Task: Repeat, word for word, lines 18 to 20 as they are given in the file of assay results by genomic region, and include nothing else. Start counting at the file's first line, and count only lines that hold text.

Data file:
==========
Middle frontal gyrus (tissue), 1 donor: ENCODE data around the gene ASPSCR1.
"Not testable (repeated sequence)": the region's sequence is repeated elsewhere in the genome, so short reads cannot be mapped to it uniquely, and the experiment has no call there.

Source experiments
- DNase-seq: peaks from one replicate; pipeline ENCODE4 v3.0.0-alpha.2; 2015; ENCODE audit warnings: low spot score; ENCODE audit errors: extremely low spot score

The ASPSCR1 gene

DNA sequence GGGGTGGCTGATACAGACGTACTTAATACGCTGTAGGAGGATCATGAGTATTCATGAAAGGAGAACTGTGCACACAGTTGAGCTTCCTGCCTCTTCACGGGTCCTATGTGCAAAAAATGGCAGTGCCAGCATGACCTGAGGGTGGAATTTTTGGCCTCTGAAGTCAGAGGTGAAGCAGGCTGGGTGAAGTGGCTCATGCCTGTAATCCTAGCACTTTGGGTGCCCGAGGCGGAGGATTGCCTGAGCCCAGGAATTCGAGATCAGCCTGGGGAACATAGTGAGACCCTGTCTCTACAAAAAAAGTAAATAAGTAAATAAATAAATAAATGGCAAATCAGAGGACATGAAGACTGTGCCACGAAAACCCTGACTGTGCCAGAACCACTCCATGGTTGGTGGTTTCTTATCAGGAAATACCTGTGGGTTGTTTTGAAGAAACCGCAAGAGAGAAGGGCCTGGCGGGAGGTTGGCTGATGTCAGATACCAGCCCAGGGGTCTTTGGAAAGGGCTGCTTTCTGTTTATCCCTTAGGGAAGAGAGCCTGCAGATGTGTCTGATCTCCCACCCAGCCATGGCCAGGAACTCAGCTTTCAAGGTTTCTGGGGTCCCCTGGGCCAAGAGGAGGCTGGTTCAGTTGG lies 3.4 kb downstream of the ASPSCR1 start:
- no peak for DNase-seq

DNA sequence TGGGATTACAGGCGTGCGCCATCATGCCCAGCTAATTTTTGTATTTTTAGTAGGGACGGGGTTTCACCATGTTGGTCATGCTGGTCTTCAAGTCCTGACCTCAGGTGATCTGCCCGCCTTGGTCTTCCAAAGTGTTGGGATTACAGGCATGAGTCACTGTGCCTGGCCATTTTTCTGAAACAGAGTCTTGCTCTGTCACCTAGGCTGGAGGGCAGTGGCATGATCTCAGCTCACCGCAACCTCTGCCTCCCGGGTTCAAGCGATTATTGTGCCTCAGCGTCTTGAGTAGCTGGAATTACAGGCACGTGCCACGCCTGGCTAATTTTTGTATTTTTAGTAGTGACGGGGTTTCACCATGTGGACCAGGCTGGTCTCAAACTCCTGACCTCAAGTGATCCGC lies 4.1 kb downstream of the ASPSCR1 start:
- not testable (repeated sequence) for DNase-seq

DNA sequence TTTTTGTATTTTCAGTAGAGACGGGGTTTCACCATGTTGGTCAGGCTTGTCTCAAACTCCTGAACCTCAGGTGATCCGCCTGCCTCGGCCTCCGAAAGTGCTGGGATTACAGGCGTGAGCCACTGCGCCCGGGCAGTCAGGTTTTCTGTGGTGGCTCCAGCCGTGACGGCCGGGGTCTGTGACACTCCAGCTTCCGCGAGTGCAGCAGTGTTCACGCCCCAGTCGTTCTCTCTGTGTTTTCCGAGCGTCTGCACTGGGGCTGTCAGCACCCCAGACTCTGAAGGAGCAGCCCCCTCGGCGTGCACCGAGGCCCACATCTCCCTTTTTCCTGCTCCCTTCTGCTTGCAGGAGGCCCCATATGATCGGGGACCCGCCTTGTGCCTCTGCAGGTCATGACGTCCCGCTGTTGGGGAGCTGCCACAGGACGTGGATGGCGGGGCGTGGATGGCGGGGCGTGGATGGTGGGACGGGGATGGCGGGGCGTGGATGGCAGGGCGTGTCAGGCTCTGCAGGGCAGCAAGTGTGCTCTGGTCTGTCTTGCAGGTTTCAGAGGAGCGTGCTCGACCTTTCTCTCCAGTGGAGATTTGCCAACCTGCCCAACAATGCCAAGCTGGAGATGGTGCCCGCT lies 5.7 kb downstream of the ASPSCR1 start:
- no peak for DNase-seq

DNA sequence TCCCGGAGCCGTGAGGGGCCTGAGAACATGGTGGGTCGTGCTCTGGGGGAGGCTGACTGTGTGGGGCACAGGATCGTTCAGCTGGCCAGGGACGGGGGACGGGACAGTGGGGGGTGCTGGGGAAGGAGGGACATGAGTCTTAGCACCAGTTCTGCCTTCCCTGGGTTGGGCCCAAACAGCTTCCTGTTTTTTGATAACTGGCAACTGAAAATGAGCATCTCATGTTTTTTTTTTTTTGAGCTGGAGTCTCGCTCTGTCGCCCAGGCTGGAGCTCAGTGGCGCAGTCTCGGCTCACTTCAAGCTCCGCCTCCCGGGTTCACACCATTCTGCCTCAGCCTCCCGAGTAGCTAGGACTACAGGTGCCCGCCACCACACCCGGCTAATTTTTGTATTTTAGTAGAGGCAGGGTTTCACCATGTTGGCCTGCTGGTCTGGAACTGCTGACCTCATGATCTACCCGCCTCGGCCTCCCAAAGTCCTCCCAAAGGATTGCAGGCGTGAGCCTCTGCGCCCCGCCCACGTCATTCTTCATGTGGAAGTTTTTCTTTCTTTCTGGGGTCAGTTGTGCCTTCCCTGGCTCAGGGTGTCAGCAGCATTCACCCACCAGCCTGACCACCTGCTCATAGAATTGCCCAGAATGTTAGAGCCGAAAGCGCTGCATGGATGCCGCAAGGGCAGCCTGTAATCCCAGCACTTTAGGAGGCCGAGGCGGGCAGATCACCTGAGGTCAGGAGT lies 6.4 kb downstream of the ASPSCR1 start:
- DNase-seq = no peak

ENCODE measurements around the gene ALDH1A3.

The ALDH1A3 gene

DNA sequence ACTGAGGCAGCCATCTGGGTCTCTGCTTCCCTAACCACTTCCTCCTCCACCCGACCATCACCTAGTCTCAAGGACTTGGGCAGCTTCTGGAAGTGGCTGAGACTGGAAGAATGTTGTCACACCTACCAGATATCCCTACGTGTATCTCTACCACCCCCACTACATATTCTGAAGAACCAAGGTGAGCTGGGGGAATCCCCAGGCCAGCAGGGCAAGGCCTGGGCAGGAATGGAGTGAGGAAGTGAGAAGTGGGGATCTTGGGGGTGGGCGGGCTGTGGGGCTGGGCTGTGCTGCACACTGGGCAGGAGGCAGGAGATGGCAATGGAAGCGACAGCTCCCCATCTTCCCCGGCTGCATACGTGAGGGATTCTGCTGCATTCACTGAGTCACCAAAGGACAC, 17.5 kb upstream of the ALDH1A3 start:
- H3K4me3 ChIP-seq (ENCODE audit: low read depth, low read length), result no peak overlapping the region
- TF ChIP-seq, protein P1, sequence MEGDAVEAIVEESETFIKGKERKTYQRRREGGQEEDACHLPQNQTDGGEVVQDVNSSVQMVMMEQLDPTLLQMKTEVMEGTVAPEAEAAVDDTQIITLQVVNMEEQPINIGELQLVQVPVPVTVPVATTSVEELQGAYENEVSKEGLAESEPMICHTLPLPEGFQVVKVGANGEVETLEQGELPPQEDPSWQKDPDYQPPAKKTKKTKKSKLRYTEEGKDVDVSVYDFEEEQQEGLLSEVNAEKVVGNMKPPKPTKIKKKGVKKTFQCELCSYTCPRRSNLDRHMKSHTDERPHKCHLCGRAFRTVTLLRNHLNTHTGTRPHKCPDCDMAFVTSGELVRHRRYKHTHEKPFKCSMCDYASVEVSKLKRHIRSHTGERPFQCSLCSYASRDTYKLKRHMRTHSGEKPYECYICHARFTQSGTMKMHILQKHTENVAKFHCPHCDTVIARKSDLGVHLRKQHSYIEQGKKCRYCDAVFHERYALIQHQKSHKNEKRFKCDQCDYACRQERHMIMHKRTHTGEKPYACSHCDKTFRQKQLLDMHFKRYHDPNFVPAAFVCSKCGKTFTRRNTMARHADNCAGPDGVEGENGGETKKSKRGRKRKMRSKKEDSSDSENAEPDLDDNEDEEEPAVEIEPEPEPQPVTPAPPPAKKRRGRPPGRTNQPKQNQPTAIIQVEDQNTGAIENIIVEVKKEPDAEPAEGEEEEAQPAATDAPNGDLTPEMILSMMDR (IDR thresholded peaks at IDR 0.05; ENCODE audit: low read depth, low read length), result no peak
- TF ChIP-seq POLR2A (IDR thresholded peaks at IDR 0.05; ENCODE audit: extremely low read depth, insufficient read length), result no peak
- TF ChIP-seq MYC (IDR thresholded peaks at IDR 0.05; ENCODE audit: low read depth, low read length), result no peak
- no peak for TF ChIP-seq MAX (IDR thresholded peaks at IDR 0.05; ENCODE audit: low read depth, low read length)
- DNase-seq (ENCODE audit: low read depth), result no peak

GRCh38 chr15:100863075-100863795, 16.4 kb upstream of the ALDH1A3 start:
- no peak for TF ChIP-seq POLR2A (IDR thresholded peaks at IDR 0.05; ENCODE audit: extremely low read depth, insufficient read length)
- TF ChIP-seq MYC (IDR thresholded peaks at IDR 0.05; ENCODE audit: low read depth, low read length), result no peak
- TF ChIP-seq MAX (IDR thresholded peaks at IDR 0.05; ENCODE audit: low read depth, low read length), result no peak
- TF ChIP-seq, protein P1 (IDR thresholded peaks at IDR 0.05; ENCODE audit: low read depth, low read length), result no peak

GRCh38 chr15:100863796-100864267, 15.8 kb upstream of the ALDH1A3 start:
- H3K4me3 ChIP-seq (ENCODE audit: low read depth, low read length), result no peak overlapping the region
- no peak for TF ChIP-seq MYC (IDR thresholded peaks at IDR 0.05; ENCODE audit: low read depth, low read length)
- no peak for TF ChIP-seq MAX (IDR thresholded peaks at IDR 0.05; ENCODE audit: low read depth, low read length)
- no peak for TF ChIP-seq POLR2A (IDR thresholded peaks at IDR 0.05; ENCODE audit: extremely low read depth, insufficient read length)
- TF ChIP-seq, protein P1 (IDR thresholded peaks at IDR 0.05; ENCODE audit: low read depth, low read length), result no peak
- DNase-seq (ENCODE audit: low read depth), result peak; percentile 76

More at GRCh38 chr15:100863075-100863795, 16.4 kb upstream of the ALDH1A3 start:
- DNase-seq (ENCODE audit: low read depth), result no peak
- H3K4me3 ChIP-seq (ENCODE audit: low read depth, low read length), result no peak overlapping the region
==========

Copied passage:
- TF ChIP-seq, protein P1, sequence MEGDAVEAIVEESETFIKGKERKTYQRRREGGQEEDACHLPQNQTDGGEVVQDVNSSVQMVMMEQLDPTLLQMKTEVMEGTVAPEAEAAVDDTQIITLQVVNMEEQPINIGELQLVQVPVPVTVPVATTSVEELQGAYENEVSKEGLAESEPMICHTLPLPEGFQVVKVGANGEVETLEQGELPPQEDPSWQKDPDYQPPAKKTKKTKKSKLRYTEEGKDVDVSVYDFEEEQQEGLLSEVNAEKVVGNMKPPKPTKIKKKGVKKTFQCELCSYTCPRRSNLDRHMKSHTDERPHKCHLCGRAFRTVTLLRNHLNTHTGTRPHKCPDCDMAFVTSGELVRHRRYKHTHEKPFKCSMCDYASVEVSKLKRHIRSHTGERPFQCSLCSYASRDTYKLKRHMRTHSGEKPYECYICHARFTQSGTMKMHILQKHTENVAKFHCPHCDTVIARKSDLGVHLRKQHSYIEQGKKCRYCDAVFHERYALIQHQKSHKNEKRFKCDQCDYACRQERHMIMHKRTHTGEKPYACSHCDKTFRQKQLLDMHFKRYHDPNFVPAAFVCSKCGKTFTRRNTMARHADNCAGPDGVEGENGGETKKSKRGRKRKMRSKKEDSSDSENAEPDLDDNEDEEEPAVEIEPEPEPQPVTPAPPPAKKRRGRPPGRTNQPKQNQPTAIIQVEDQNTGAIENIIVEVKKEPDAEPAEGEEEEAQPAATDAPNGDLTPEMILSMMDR (IDR thresholded peaks at IDR 0.05; ENCODE audit: low read depth, low read length), result no peak
- TF ChIP-seq POLR2A (IDR thresholded peaks at IDR 0.05; ENCODE audit: extremely low read depth, insufficient read length), result no peak
- TF ChIP-seq MYC (IDR thresholded peaks at IDR 0.05; ENCODE audit: low read depth, low read length), result no peak